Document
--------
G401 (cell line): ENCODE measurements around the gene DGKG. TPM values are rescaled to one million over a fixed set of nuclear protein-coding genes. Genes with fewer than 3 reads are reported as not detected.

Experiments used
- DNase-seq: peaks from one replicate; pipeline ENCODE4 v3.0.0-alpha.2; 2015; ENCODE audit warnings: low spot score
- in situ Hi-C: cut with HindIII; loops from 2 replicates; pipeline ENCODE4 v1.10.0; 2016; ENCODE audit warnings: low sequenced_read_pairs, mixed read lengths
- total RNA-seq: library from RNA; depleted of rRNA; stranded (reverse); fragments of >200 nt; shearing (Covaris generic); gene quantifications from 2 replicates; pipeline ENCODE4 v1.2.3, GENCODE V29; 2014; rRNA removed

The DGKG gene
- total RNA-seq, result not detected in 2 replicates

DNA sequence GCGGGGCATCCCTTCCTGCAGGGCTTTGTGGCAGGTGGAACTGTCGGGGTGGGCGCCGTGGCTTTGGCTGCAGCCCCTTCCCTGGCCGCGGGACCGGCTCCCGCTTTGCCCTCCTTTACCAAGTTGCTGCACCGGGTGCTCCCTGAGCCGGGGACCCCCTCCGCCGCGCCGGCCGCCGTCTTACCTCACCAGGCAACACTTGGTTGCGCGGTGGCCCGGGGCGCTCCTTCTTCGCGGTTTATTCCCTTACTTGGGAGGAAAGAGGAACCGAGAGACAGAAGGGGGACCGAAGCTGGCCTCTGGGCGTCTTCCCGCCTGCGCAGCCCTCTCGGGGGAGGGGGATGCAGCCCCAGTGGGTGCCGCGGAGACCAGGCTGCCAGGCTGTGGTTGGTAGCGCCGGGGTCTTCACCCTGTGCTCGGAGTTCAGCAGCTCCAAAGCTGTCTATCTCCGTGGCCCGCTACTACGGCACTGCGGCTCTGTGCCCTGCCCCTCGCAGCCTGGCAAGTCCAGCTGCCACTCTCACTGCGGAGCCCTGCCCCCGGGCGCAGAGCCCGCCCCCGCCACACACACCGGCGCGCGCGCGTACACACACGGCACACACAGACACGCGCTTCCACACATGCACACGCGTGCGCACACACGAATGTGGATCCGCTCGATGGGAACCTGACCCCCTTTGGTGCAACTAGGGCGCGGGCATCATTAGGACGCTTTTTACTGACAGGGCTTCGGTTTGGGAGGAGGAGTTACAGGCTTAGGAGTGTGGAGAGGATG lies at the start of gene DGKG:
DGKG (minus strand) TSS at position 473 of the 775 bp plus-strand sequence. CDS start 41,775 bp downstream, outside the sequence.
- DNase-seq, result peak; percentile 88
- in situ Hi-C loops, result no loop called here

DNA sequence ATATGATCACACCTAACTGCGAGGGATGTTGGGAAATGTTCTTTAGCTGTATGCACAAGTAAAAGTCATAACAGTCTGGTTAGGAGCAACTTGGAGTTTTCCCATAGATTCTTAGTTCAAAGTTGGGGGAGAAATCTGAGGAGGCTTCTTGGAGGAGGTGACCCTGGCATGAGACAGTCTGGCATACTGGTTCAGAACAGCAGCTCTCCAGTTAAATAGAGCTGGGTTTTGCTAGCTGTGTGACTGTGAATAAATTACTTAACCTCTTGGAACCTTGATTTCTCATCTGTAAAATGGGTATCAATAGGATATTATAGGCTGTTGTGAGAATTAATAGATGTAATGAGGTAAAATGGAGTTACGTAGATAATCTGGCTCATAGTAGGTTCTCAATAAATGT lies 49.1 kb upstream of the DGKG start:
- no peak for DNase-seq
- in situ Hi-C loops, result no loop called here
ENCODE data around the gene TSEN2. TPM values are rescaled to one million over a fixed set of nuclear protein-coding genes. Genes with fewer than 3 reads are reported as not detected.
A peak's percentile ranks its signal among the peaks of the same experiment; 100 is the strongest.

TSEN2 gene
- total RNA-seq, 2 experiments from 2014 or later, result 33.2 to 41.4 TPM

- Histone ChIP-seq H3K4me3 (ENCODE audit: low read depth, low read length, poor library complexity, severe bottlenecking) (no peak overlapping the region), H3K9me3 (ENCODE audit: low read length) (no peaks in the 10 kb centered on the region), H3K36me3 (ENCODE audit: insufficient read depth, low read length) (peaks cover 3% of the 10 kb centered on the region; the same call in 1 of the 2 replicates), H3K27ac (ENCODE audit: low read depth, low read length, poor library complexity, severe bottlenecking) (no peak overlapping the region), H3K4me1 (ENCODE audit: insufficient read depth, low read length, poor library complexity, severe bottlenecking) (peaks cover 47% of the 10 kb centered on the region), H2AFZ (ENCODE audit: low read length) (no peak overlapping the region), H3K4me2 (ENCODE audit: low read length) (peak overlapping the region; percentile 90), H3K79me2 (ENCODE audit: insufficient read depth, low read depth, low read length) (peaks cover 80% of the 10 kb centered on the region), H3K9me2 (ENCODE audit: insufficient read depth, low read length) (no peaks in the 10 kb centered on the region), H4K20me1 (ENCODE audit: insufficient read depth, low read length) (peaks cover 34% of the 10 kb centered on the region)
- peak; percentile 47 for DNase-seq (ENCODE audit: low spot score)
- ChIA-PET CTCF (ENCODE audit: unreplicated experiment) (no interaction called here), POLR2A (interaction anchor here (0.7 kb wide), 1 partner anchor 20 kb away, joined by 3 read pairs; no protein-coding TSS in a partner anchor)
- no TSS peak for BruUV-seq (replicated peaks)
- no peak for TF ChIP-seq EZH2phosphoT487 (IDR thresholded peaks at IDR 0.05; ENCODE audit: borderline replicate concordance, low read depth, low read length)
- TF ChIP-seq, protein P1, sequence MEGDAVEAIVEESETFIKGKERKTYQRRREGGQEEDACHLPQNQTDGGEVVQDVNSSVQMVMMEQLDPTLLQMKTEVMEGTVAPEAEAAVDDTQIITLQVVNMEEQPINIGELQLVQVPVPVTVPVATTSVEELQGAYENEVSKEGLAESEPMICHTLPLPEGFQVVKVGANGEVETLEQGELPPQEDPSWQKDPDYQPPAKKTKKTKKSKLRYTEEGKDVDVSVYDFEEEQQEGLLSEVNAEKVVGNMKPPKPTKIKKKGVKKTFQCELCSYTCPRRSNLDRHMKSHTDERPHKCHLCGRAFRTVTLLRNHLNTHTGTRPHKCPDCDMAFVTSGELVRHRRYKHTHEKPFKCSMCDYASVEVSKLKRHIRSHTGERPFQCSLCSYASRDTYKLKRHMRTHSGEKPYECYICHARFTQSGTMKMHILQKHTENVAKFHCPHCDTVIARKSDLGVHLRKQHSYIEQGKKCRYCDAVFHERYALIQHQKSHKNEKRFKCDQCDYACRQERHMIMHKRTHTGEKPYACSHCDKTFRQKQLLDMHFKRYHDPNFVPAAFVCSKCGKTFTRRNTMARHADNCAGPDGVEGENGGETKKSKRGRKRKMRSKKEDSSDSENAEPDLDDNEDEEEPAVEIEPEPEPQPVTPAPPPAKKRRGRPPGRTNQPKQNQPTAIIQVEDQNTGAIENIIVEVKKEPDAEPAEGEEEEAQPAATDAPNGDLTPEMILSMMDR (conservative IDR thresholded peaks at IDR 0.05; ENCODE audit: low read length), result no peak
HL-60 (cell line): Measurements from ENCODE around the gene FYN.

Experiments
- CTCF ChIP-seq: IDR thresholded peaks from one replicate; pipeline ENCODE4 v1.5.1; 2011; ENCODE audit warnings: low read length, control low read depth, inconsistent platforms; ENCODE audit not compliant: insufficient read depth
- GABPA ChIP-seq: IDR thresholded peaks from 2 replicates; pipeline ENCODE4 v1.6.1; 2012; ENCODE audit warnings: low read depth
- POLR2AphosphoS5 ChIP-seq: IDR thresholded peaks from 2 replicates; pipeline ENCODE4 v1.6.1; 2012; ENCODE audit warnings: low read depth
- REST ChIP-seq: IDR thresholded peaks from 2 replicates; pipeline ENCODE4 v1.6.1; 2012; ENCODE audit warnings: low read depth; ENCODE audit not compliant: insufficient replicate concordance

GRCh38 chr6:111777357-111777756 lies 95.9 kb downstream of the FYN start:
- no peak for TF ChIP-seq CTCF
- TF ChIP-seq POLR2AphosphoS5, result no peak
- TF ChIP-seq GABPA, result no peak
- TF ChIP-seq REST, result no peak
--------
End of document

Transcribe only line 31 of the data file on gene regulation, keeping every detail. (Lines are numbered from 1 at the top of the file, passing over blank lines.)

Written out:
GRCh38 chr6:111777357-111777756 lies 95.9 kb downstream of the FYN start: